Supposed on earth two ships A & B left earth at opposite direction.. one travelling at 0.8c, which from the lorentz transformation formula is 1 second for it but is 1.66667 second for you on earth. The other B travelling at 0.995c, which 1 second for it is 10 seconds for you on earth. Now supposed A sends a tachyon signal after 3 seconds and it travels not with respect to A but with respect to you on earth (which stands for the referree or the special preferred frame). This means it should also reach B at its 3 seconds too (to prevent signal being received before it is sent out). Now what is the formula to define the preferred frame location such that the 3 seconds of A is the same frame as 3 seconds of B?
     
  5. Dec 26, 2012 #4

    bcrowell

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    OK, making progress. The next thing I'm unclear on is what you have in mind in terms of a preferred frame. SR doesn't have a preferred frame. (And you can have tachyons in SR without having a preferred frame.) Since you refer to a preferred frame, do you have some other theory in mind rather than SR, one that does have a preferred frame? If so, then what is that theory?

    What do you mean by "it travels not with respect to A but with respect to you on earth?" If it doesn't travel with respect to A, do you mean that it's at rest relative to A? But that would seem impossible, since a tachyon is never at rest relative to any non-tachyonic matter.
     
  6. Dec 26, 2012 #5

    Imagine the ships travelling at opposite directions have equal velocity. If A can send tachyons to B at its own frame. B can receive it at half the time, if B would send it back to A, A can receive it before sending it out. So tachyons are against SR and would have problems in causality. But if tachyons can use a special preferred frame common to both A and B. Then A and B would both receive it at the same time. Without this. Imagine you thought it's 1 minute in your frame and send the tachyons to B, B would receive it in 30 seconds. And from B point of view. If it sends back the tachyons to you.. you would receive it at 15 seconds or 45 seconds before you send it out. This automatically makes tachyons not possible in SR. But it is said that if preferred frame is used common to both A and B. Then when A sends it out at 1 minute, B would also receive it at 1 minute. This is fine. The preferred frame is exactly located between them. Now what if the velocity of A and B vary, then how do you locate the preferred frame. This is my question. I just want to know how the math works to understand the concept of SR better and why preferred frame can't exist.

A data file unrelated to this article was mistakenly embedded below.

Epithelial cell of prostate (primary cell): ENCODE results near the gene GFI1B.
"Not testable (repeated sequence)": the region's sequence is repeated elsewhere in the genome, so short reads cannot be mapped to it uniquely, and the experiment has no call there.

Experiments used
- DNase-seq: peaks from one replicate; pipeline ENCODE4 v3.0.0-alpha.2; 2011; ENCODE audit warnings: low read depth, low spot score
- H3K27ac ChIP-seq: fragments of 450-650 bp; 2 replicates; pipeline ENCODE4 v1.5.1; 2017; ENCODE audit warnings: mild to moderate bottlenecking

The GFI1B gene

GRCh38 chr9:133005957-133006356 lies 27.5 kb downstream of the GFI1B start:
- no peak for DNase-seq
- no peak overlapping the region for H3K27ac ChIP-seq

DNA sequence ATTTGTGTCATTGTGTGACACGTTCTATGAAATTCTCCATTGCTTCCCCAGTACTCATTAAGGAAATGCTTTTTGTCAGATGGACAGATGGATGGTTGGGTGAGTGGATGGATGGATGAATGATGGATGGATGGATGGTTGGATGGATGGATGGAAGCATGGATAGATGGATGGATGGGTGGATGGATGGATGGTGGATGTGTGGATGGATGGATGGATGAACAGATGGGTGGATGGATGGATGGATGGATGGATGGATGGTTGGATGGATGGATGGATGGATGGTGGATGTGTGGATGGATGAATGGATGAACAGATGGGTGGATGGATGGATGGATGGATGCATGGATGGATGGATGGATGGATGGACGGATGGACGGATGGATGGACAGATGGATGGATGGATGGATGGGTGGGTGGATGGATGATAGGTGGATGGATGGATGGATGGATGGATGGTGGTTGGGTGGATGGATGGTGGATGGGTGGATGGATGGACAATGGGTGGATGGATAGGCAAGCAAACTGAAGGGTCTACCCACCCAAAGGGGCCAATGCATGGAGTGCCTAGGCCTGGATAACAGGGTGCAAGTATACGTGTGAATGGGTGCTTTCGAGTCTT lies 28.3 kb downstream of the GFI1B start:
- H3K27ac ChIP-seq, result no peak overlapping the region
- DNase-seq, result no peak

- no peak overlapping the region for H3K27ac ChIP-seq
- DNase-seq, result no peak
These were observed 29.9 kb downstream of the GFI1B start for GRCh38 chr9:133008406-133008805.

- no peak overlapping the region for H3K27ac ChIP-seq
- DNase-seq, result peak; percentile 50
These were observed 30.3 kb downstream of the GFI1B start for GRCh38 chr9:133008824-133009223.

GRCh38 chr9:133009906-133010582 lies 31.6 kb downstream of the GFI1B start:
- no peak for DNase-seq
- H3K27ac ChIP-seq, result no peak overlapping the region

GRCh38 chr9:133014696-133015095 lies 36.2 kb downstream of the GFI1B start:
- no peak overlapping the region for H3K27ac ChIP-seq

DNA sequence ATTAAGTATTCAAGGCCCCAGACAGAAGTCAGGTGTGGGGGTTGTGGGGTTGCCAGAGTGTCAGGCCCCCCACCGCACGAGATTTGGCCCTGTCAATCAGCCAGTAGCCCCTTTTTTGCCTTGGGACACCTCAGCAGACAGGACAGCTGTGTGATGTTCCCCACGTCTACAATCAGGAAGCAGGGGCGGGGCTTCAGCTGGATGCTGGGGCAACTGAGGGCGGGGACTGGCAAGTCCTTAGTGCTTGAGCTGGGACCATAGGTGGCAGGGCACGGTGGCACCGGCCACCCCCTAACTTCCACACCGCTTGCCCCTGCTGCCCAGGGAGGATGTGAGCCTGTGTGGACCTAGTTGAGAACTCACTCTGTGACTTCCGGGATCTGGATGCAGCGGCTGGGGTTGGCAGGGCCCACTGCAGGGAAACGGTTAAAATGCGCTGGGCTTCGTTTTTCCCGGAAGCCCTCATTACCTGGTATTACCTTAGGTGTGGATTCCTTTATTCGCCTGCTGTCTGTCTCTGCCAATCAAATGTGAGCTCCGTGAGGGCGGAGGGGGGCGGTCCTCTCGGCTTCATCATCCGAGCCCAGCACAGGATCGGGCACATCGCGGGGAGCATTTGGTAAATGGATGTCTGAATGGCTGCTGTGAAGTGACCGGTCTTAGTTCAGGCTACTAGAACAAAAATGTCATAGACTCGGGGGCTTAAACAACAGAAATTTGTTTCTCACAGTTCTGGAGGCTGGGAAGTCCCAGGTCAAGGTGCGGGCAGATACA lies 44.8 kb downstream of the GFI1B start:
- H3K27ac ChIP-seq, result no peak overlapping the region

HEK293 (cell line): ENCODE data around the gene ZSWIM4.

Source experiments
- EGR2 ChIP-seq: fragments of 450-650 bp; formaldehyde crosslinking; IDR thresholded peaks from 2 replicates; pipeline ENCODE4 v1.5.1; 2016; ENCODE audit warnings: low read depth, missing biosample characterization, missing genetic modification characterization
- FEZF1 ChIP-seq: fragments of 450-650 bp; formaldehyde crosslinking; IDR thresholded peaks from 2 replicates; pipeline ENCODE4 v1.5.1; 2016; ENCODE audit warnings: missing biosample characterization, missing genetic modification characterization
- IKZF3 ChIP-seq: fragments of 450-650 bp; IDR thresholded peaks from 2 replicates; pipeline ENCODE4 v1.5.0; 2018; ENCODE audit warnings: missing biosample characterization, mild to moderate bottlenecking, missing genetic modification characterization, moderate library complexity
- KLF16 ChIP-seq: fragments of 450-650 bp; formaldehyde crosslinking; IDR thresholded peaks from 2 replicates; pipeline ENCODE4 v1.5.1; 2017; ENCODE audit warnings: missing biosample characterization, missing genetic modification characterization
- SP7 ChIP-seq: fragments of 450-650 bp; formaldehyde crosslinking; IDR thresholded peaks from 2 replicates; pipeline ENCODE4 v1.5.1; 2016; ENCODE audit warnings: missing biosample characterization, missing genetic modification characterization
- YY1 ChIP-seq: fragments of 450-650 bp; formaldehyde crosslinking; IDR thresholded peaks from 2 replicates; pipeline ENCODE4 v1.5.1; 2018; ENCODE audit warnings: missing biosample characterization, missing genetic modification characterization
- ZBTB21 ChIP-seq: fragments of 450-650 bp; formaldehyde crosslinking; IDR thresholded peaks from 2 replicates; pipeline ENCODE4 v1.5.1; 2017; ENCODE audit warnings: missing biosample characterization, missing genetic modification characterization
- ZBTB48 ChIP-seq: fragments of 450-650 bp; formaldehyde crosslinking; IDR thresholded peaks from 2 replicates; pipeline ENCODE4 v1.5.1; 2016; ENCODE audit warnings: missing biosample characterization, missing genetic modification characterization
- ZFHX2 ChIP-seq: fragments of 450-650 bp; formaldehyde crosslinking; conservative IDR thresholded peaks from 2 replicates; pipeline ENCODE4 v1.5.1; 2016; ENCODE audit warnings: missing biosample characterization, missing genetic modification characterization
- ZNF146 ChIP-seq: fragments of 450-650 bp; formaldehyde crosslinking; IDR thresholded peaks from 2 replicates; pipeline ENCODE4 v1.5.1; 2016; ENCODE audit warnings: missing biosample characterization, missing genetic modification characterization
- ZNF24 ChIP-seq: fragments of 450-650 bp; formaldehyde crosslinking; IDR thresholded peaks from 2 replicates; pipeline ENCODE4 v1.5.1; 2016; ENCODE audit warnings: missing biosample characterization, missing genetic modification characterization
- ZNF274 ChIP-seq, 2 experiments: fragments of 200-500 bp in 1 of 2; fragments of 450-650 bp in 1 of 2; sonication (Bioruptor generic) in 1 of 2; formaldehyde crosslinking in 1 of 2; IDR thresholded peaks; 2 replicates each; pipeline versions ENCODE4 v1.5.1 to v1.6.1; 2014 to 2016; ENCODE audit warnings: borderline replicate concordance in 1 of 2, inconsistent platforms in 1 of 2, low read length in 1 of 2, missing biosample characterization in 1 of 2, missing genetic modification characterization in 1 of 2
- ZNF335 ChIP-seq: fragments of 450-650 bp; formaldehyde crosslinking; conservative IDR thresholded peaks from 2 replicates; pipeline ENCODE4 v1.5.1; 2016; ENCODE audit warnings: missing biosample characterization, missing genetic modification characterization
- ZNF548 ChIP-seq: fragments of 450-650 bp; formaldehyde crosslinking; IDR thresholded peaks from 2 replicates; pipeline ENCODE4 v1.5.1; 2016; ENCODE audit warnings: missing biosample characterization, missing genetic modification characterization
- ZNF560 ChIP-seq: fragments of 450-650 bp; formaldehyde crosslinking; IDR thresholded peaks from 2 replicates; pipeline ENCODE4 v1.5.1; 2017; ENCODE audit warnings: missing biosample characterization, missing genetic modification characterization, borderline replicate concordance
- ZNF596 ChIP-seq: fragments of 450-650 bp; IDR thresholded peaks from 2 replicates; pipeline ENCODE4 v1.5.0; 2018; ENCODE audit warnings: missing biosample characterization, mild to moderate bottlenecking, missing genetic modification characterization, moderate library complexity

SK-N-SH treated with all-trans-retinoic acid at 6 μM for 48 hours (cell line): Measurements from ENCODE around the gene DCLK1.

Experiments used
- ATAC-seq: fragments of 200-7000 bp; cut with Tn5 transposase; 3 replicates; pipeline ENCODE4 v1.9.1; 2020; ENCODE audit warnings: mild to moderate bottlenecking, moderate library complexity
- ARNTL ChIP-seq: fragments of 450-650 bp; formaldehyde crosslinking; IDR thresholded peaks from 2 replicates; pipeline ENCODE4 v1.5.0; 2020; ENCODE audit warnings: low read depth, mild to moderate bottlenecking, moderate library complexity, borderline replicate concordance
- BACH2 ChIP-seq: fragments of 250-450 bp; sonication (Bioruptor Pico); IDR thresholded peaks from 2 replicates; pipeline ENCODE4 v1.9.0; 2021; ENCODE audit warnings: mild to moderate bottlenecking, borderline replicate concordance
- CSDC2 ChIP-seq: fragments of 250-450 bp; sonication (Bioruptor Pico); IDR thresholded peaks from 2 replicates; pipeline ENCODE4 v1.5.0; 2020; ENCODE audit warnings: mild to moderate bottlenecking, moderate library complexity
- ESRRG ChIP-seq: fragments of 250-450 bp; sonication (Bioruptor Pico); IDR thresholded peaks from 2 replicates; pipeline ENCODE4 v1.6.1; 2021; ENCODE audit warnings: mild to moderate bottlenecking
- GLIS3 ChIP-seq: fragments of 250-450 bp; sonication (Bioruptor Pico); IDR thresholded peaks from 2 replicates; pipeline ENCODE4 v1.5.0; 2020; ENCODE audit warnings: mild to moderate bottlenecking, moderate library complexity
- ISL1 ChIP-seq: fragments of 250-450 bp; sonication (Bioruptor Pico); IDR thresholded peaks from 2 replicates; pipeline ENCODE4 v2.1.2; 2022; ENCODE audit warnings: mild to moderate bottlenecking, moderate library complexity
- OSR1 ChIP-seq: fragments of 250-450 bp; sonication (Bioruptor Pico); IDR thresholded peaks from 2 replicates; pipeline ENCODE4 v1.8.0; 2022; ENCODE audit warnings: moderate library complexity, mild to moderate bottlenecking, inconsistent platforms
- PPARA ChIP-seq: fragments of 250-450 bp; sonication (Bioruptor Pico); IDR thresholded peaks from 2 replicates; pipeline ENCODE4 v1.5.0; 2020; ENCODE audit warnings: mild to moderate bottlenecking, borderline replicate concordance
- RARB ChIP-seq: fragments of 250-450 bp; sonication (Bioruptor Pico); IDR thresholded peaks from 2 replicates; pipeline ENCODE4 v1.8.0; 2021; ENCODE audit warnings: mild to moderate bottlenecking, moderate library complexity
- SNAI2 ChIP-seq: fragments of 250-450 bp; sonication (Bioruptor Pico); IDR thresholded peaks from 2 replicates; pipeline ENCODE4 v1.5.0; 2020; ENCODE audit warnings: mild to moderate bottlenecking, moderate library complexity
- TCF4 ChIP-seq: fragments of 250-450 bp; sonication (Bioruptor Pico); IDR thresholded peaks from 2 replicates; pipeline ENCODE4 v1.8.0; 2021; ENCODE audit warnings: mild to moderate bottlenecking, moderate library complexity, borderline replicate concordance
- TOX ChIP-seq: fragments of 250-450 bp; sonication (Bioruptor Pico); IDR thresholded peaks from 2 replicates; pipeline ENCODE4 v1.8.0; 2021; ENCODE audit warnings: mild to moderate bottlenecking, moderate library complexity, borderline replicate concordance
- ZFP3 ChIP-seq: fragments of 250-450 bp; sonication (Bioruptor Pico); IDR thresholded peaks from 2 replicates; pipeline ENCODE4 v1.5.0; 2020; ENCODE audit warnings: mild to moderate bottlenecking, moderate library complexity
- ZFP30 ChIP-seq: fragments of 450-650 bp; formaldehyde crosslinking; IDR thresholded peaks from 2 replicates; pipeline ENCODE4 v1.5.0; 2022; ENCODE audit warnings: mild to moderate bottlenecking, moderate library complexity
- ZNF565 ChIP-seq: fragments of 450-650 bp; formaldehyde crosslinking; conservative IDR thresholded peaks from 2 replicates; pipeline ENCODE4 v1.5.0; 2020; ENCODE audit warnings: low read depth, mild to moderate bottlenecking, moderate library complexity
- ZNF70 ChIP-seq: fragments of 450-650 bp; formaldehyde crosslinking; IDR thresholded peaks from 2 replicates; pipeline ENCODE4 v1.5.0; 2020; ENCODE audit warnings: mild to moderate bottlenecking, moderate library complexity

7. Dec 26, 2012 #6

    bcrowell

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    What do you mean by sending "at its own frame?"